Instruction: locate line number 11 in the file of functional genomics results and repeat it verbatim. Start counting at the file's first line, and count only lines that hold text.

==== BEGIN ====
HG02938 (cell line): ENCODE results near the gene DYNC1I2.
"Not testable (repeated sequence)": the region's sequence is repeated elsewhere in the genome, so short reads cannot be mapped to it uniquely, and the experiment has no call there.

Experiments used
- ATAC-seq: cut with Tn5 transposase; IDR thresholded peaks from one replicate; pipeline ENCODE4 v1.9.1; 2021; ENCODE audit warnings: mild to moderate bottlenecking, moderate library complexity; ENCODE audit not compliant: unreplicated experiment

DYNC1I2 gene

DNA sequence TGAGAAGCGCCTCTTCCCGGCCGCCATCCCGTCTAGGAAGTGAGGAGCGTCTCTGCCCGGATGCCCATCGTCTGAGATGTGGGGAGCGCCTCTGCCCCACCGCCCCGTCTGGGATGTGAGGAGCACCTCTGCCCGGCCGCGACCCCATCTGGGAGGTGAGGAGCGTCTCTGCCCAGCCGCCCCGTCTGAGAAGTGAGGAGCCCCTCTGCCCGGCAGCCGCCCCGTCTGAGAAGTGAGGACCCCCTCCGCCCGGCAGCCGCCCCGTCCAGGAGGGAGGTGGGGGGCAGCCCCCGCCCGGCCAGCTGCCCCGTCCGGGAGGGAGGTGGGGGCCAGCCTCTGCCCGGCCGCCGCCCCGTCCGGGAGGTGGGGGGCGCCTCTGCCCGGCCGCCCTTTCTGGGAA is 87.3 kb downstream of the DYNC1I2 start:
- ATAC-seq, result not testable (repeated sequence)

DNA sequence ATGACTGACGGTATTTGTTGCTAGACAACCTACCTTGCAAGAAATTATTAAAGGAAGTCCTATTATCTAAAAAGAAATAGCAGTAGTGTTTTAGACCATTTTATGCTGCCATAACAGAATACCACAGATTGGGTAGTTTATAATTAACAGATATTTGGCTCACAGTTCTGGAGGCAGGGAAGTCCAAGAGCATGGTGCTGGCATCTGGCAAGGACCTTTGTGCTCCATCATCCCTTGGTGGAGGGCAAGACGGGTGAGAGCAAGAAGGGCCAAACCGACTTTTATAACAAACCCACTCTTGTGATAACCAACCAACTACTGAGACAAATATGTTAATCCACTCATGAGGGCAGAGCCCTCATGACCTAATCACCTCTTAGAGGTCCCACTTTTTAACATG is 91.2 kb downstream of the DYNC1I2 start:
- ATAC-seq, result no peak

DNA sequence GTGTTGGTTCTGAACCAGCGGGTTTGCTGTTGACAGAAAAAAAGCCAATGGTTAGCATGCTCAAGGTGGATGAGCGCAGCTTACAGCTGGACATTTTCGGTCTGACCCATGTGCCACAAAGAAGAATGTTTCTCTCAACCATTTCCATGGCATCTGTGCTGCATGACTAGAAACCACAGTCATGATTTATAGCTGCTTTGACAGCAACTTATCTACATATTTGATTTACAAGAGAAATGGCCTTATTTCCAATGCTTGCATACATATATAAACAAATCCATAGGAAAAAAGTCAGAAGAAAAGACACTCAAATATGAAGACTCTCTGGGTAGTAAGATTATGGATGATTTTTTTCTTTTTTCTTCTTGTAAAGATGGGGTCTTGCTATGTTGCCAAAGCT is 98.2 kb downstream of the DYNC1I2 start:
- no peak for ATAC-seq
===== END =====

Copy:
- no peak for ATAC-seq